Home News Refuse collecting tricycles now will obtain business operating permits.

Refuse collecting tricycles now will obtain business operating permits.

by Albert Edem Agbenyegah
Refuse collecting tricycles

Refuse collecting tricycles starting next year February 1, 2022, the Greater Accra Regional Minister, Mr Henry Quartey has directed that all motorised tricycles should keep away from all major highways and principal streets and restrict their operations to community riding.

He has however added that “effective November 1st, 2021, no motorised tricycle should ply the motorway”. “This three-month grace period is to ensure that proper education and sensitisation is done to ensure the successful implementation of the directive”. These directives were contained in a speech by the minister during the lunch of the Operation Clean your Frontage in Accra.

The ban on the refuse collecting tricycles is in line with road traffic regulations banning the use of tricycles. Regulation 128 (1-4) of the Road Traffic Regulations 2012 states, inter alia: “The licensing authority shall not register a motorcycle to carry a fare-paying passenger.”

According to the regional minister he has observed that most of the refuse collecting tricycles were used for refuse collection activities but had no proper disposing mechanisms.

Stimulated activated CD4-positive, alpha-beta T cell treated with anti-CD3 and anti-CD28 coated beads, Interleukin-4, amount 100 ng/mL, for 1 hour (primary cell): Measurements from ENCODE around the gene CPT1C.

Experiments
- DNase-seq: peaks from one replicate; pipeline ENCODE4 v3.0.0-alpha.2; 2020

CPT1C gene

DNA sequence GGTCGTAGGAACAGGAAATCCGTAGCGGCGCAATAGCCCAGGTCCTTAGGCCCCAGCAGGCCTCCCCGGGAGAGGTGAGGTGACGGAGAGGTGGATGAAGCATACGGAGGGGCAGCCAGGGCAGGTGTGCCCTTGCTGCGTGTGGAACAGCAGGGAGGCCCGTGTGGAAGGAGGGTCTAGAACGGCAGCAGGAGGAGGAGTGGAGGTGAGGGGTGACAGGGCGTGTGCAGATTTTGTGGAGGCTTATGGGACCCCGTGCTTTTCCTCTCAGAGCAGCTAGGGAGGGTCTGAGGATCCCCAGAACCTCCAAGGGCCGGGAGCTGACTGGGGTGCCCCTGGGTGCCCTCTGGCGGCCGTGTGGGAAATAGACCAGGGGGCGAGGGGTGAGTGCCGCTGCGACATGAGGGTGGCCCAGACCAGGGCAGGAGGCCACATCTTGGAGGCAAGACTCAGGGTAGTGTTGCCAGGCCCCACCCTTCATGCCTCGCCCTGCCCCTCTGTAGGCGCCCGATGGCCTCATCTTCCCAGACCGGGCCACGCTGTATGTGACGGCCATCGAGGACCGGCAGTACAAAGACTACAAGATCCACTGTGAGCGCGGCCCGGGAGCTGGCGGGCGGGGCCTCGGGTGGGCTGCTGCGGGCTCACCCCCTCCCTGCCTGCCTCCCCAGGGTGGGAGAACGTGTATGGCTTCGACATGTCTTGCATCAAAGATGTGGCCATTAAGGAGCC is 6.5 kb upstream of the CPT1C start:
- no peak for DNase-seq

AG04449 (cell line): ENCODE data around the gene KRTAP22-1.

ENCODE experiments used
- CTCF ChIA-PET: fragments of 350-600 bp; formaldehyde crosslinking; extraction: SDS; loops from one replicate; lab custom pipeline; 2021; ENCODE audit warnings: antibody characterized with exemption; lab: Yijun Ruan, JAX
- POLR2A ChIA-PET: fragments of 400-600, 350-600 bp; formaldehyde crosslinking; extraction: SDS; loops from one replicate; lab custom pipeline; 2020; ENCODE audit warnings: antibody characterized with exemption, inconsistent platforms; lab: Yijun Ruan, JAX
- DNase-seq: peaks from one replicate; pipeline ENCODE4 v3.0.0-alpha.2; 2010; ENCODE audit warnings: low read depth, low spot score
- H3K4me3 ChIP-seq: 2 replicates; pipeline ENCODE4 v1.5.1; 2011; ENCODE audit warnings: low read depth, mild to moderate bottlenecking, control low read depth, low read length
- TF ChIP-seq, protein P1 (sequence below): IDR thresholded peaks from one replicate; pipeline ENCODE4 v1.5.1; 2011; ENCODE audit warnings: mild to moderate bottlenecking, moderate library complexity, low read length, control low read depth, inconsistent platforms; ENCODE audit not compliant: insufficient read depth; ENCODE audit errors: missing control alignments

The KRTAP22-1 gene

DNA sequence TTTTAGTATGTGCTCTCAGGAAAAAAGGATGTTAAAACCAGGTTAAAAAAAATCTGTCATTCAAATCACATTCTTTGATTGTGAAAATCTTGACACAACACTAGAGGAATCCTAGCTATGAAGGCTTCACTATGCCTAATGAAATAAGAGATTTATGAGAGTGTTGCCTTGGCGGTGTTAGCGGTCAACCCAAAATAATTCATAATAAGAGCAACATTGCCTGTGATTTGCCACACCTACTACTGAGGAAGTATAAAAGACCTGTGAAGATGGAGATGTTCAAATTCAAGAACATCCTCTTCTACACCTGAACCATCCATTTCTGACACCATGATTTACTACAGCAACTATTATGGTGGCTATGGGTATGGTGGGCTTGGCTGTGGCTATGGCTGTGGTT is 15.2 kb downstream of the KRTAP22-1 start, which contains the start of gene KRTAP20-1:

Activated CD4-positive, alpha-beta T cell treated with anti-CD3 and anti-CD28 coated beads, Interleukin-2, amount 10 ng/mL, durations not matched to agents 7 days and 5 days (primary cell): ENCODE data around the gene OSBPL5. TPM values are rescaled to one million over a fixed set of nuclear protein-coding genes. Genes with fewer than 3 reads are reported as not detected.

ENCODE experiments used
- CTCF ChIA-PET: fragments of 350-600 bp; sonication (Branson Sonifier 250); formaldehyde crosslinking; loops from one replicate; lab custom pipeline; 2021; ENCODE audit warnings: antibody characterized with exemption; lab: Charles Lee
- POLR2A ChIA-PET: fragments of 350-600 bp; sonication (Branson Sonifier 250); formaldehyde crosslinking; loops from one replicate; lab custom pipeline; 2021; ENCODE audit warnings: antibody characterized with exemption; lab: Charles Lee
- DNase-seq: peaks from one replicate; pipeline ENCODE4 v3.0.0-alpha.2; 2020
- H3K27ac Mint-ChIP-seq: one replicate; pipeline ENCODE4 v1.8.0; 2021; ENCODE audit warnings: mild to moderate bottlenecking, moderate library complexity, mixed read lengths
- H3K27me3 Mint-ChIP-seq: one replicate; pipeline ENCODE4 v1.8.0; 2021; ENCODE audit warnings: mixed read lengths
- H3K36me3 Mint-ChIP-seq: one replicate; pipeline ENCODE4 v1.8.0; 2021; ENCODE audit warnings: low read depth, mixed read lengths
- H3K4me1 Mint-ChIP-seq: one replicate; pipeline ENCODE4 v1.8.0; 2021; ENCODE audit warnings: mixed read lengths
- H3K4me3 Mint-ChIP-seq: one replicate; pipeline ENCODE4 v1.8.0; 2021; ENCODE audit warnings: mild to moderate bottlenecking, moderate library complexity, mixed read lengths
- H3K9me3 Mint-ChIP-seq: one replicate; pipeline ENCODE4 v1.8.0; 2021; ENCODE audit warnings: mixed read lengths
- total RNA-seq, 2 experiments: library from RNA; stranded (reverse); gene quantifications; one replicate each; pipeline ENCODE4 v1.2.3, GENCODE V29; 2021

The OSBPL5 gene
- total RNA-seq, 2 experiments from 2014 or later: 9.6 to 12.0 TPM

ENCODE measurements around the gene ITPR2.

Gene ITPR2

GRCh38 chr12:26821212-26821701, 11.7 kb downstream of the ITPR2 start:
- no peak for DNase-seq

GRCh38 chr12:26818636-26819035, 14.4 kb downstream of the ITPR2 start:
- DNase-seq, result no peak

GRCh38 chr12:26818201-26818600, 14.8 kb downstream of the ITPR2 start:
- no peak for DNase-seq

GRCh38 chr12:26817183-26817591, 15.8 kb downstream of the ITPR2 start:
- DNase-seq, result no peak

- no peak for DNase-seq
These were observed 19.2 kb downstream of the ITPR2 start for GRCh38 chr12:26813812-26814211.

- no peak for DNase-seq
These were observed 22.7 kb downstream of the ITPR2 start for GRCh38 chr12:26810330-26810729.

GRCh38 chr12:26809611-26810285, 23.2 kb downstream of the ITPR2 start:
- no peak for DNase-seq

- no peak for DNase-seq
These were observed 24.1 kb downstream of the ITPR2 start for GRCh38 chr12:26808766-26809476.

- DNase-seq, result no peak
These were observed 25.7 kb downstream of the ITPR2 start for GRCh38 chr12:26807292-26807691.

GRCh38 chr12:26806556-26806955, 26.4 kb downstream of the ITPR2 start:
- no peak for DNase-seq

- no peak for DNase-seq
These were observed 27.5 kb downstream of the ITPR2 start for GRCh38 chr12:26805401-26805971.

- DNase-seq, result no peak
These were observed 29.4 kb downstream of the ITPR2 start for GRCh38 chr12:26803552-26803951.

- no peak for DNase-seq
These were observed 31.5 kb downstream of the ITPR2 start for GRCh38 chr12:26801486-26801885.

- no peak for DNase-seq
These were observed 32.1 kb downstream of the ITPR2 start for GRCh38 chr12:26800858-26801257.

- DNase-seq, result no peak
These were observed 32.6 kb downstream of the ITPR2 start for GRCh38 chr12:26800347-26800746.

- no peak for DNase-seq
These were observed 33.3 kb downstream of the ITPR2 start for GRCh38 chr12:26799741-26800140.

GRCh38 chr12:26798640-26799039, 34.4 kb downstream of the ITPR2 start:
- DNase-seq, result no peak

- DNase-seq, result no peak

This led to most refuse collecting tricycles dumping refuse along principal streets, thereby adding to the already existing insanitary situation in the region.


Introducing the directives he added will help regulate their activities. In order not to create a situation that would lead to unemployment, he said, waste management companies had been contacted to have transfer sites in their respective assemblies to enable the tricycles to continue to operate.

In line with that, he said, the GARCC was liaising with the Driver and Vehicle Licensing Authority (DVLA) to set up zonal registration centres in the assemblies to register all tricycles in the region.

”All users of aboboyaa will be registered in their respective assemblies. They will be given riders’ licenses, while their tricycles will be insured. The assemblies will also provide them with business operating permits.

“We are allowing a grace period of almost 90 days for all these processes to be completed, while we embark on a massive sensitisation programme, so that we can ensure strict compliance when the directive is implemented,” Mr Quartey said.

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